Last Monday was the first Martin Luther King Jr. Day where my daughter was old enough to actually ask us about Dr. King and the resulting discussion was awkward, to say the least. The awkwardness began with my daughter’s recounting of what she’d learned about Dr. King in kindergarten, which, of course, was completely jumbled and reprioritized once it passed through her still-developing brain. First, we heard that Dr. King had bombs thrown at his house, then we heard that he got shot (“With a gun, Dad. With a GUN. And he DIED.”), and then we heard, “He just wanted people to love each other.”  And those were my daughter’s main talking points about Martin Luther King Jr.  – bombs, a gun, and loving each other. It was weird and earnest and cute all at the same time.

Martin's Big Words

Martin's Big Words: The Life of Dr. Martin Luther King, Jr.

We went to a bookstore on MLK Day and my daughter got very excited to see a picture book on Dr. King that her teacher had read in class – Martin’s Big Words: The Life of Dr. Martin Luther King, Jr. by Doreen Rappaport and Bryan Collier. She was so enthusiastic about the book that we bought it for her and spent her bedtime reading and discussing it. Martin’s Big Words is an excellent introduction to the life of Dr. King and the concept of “civil rights” as a whole. My daughter was extremely confused about why white people could make a black person give up their seat on a bus, so we had to try to explain racial inequality to her on the fly and I think it went OK. It’s always hard to tell what she absorbed and what she didn’t, but it was a good discussion to have and Martin’s Big Words was a great facilitator of that discussion.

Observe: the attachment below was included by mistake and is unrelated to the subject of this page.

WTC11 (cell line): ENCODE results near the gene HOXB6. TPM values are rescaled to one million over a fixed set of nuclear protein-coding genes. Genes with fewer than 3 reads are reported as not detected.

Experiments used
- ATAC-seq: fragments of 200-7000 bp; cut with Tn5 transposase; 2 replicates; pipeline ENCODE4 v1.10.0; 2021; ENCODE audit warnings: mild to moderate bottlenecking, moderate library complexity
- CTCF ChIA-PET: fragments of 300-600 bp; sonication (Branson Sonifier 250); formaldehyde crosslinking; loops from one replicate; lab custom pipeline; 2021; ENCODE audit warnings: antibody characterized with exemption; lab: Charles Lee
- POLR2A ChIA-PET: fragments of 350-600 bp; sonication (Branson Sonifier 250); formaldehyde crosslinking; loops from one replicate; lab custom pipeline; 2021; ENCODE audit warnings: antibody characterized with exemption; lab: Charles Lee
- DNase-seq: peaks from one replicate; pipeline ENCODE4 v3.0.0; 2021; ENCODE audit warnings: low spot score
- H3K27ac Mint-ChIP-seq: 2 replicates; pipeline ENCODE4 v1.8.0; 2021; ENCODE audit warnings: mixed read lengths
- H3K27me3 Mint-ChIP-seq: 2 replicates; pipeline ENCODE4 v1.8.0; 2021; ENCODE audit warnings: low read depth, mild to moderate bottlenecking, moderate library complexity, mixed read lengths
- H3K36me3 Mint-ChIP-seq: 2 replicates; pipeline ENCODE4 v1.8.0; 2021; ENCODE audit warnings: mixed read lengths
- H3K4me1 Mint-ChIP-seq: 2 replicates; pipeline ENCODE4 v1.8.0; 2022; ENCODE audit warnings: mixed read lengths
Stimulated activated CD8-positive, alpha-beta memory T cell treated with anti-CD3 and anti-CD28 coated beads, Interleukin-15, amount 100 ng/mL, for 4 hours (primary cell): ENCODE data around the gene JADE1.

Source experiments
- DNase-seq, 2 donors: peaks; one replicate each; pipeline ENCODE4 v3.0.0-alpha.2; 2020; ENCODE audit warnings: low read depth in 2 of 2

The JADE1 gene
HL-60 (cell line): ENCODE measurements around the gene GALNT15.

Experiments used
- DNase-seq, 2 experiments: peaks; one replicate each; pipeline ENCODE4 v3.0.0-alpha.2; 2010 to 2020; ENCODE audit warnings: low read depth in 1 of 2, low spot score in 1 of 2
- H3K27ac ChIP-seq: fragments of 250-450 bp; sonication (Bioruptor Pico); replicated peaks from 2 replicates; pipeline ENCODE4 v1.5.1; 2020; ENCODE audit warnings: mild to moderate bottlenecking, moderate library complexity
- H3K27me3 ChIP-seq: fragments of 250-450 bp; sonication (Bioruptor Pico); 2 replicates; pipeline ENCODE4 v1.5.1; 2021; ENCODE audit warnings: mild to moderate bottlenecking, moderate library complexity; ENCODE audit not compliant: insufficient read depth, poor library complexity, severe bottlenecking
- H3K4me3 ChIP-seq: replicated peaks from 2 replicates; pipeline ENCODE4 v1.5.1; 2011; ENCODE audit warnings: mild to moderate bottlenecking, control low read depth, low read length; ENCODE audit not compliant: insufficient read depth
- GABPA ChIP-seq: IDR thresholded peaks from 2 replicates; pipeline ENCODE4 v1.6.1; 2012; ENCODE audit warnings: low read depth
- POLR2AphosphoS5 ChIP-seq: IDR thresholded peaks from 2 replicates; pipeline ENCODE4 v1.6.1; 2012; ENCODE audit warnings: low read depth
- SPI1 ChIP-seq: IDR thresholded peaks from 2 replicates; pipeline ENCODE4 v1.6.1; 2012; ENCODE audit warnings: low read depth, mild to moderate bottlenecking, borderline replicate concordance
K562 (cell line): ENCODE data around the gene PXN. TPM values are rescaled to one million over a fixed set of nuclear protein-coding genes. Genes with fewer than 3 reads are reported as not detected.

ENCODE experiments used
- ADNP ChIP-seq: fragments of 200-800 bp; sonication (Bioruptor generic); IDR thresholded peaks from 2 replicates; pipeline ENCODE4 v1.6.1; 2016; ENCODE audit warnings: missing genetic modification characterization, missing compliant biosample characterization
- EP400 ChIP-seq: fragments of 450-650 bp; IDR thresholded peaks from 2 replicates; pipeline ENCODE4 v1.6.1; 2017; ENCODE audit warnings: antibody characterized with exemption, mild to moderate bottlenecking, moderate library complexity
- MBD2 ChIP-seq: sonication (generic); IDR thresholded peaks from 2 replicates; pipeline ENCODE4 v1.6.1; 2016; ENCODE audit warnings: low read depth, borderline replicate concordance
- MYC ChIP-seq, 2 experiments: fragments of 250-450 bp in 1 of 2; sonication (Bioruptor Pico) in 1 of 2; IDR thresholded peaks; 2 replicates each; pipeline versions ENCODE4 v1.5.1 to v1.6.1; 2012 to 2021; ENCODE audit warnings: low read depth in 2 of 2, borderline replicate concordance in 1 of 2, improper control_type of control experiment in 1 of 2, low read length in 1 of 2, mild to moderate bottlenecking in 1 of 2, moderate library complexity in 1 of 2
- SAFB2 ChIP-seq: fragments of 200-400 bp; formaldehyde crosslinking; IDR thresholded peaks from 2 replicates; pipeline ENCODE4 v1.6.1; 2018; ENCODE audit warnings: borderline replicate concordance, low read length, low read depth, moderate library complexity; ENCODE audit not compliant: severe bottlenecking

And Martin’s Big Words doesn’t shy away from things like Dr. King’s assassination, but, to its credit, it does present those details in a very authoritative, non-threatening way for younger readers. I was impressed at how, as a book, it balanced the concerns of its young reading audience with its mission of educating those same kids about the reality of the American civil rights movement. Our kid’s nonfiction collection at home is primarily made up of science books at the moment, so I’m actually really pleased to have such a great work of social history in our home library now.

As I’ve mentioned on this site before, the second that I found out that I was having a daughter, the g-word – GENDER –  became a BIG priority for me. I started spending an obnoxious amount of time examining how gender was addressed in every book that came our way, from The Berenstain Bears to Madeline. However, when I look at a book like Martin’s Big Words, I get concerned that – while spending so much energy worrying about gender, steadfastly letting my daughter know that she didn’t need a prince to save her and plying her with books that backed that argument up – our home library may have relatively ignored two other major social concerns that perhaps deserved the same attention. Those two issues in question? Race and class. [read the rest of the post…]